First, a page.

Abstract : Between play and design: Emergent identities in single-player videogames
This dissertation examines the complex nature of identity in single-player videogames. It introduces the concept of hybrid-identity, and proposes an analytical framework to deconstruct gameplay across genres to distinguish moments of identity emergence.
While identity research commonly focuses on the player or the player-character (or both), the concept of hybrid-identity is a fluid, at times fleeting form of identity that exists between the player and the player-character. Hybrid-identity develops during the process of videogame play and necessarily includes the player (experience, play-context, etc.), the game environment (design, mechanics, etc.), and the mediating technology (computer, console, etc.) that facilitates gameplay.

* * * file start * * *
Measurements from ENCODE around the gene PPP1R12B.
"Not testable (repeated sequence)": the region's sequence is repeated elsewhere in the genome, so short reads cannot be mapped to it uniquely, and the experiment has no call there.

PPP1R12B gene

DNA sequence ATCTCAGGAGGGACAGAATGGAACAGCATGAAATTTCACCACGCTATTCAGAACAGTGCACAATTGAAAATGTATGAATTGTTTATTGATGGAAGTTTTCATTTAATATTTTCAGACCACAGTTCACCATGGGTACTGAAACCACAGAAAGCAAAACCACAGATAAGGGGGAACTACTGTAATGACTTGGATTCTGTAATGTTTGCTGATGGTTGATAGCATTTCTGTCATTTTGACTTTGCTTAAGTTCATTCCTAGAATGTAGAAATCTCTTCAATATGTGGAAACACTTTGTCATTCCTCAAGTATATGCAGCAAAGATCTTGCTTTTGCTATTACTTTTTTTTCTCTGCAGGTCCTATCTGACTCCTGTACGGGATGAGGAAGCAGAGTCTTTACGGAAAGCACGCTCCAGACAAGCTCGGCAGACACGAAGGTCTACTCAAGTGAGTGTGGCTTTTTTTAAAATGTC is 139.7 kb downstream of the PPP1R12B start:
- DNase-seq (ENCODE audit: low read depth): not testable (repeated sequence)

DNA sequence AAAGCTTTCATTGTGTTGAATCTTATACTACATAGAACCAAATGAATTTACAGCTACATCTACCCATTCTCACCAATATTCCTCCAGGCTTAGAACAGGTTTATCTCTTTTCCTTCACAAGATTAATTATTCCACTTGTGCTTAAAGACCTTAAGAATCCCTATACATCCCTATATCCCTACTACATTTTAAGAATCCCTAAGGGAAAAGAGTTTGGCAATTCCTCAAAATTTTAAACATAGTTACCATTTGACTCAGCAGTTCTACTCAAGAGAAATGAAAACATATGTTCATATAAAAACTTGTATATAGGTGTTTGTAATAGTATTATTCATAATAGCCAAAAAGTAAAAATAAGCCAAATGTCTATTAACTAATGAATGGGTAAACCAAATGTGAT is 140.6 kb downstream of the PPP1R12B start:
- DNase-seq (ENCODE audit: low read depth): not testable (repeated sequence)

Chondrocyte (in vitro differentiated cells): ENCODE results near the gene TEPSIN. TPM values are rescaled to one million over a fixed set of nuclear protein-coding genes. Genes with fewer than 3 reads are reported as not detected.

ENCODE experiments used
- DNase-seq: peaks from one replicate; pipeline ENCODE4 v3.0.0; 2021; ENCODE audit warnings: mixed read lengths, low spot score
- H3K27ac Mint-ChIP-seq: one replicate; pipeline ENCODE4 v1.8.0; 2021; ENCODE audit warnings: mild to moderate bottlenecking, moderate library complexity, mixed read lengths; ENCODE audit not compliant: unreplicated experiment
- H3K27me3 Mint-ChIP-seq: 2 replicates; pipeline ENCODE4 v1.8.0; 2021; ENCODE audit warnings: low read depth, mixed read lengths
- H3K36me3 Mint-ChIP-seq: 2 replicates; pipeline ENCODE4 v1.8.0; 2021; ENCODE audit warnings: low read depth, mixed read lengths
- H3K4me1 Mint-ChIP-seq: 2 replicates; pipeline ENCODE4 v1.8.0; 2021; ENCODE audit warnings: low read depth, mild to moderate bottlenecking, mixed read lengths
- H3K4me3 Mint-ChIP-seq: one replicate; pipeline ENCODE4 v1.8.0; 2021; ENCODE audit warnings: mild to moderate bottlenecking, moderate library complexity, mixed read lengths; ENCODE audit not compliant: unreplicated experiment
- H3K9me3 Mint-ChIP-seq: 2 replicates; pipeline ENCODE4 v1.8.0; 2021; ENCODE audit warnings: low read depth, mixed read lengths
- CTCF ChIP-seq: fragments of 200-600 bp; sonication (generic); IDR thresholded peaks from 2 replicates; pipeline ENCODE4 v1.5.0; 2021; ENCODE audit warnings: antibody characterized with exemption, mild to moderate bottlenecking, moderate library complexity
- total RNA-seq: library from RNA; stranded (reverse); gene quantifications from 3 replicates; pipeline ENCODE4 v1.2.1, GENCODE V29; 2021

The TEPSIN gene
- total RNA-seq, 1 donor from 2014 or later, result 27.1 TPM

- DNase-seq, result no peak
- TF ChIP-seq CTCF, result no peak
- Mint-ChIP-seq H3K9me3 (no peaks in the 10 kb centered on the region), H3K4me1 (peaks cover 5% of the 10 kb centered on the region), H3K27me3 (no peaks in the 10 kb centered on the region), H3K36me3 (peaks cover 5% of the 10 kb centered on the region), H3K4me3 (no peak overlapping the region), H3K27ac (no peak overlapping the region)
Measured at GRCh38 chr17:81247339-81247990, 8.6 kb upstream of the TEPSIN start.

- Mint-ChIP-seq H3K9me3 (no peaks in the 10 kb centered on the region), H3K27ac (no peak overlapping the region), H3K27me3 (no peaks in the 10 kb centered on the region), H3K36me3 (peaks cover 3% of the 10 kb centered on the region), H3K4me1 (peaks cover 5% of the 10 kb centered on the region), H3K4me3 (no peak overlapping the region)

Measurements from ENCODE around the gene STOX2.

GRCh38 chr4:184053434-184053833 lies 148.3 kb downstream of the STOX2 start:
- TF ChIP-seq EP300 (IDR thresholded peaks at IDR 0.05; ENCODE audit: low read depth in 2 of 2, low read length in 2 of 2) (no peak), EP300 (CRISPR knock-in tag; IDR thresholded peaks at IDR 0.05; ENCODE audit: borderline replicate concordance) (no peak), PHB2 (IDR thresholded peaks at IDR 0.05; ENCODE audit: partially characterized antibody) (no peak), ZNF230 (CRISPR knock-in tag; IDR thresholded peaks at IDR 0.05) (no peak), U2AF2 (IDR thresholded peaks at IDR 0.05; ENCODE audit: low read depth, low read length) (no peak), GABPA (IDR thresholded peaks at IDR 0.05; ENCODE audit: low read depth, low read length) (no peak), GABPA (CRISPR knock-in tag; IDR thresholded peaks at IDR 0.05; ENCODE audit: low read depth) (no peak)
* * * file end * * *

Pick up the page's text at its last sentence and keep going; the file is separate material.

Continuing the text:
In order to delineate the different aspects of gameplay that influence the emergence of different types of identity, a multifaceted framework was devised to isolate specific interactions between the player/player-character, player-character/non-playing character, player/game environment, player-character/game environment, and player/player. This framework was coupled with a secondary frame which includes examining the specificities of the individual player and the mediating technologies that facilitate gameplay. A systematic analysis of gameplay and design elements of three different games; Mirror’s Edge (DICE, 2008), Alone in the Dark (Eden Games, 2008), and Fable 2 (Lionhead Studios, 2008) was performed to illustrate the varying degrees of identity emergence in different game structures.
The utility of the framework is demonstrated by comparing the three gameplay analyses and highlighting the elements that contribute to (and possibly hinder) identity development and more specifically, the emergence of hybrid-identity. These three examples lay the foundation for a broader discussion on the definition, context, and process of hybrid-identity in videogame play.